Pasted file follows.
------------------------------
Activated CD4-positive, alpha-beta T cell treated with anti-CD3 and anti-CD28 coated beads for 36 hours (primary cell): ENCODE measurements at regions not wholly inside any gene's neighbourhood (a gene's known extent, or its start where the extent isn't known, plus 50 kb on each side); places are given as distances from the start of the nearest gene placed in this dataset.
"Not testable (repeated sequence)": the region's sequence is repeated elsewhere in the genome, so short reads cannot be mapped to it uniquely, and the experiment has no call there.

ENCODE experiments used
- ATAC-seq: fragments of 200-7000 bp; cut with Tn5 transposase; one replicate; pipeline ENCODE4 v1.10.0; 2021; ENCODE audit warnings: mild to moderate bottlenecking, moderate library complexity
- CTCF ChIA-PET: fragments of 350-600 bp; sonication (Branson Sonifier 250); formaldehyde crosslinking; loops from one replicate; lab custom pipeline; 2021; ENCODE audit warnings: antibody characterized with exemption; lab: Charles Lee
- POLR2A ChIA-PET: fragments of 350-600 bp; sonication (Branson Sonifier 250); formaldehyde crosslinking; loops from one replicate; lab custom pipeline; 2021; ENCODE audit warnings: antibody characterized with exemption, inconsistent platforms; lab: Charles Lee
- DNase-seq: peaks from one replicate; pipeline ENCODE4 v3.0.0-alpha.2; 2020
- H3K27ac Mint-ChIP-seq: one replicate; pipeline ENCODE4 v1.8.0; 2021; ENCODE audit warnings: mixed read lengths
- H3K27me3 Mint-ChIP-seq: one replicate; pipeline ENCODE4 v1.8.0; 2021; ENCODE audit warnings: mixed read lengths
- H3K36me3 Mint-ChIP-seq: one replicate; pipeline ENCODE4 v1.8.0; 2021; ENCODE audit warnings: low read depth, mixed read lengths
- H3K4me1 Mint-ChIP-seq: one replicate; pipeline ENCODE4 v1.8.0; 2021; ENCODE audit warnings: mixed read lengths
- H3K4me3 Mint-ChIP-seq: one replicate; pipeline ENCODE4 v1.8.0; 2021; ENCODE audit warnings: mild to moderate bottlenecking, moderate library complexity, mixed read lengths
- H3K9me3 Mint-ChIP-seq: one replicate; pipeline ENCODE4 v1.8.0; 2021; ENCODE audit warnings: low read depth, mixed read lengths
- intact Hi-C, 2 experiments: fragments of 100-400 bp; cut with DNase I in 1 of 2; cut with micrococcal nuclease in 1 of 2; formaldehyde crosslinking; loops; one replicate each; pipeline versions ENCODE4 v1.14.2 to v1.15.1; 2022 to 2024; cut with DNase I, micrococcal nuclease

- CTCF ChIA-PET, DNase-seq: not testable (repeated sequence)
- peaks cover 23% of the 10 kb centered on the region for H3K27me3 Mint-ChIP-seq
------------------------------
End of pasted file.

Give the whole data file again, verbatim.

Activated CD4-positive, alpha-beta T cell treated with anti-CD3 and anti-CD28 coated beads for 36 hours (primary cell): ENCODE measurements at regions not wholly inside any gene's neighbourhood (a gene's known extent, or its start where the extent isn't known, plus 50 kb on each side); places are given as distances from the start of the nearest gene placed in this dataset.
"Not testable (repeated sequence)": the region's sequence is repeated elsewhere in the genome, so short reads cannot be mapped to it uniquely, and the experiment has no call there.

ENCODE experiments used
- ATAC-seq: fragments of 200-7000 bp; cut with Tn5 transposase; one replicate; pipeline ENCODE4 v1.10.0; 2021; ENCODE audit warnings: mild to moderate bottlenecking, moderate library complexity
- CTCF ChIA-PET: fragments of 350-600 bp; sonication (Branson Sonifier 250); formaldehyde crosslinking; loops from one replicate; lab custom pipeline; 2021; ENCODE audit warnings: antibody characterized with exemption; lab: Charles Lee
- POLR2A ChIA-PET: fragments of 350-600 bp; sonication (Branson Sonifier 250); formaldehyde crosslinking; loops from one replicate; lab custom pipeline; 2021; ENCODE audit warnings: antibody characterized with exemption, inconsistent platforms; lab: Charles Lee
- DNase-seq: peaks from one replicate; pipeline ENCODE4 v3.0.0-alpha.2; 2020
- H3K27ac Mint-ChIP-seq: one replicate; pipeline ENCODE4 v1.8.0; 2021; ENCODE audit warnings: mixed read lengths
- H3K27me3 Mint-ChIP-seq: one replicate; pipeline ENCODE4 v1.8.0; 2021; ENCODE audit warnings: mixed read lengths
- H3K36me3 Mint-ChIP-seq: one replicate; pipeline ENCODE4 v1.8.0; 2021; ENCODE audit warnings: low read depth, mixed read lengths
- H3K4me1 Mint-ChIP-seq: one replicate; pipeline ENCODE4 v1.8.0; 2021; ENCODE audit warnings: mixed read lengths
- H3K4me3 Mint-ChIP-seq: one replicate; pipeline ENCODE4 v1.8.0; 2021; ENCODE audit warnings: mild to moderate bottlenecking, moderate library complexity, mixed read lengths
- H3K9me3 Mint-ChIP-seq: one replicate; pipeline ENCODE4 v1.8.0; 2021; ENCODE audit warnings: low read depth, mixed read lengths
- intact Hi-C, 2 experiments: fragments of 100-400 bp; cut with DNase I in 1 of 2; cut with micrococcal nuclease in 1 of 2; formaldehyde crosslinking; loops; one replicate each; pipeline versions ENCODE4 v1.14.2 to v1.15.1; 2022 to 2024; cut with DNase I, micrococcal nuclease

- CTCF ChIA-PET, DNase-seq: not testable (repeated sequence)
- peaks cover 23% of the 10 kb centered on the region for H3K27me3 Mint-ChIP-seq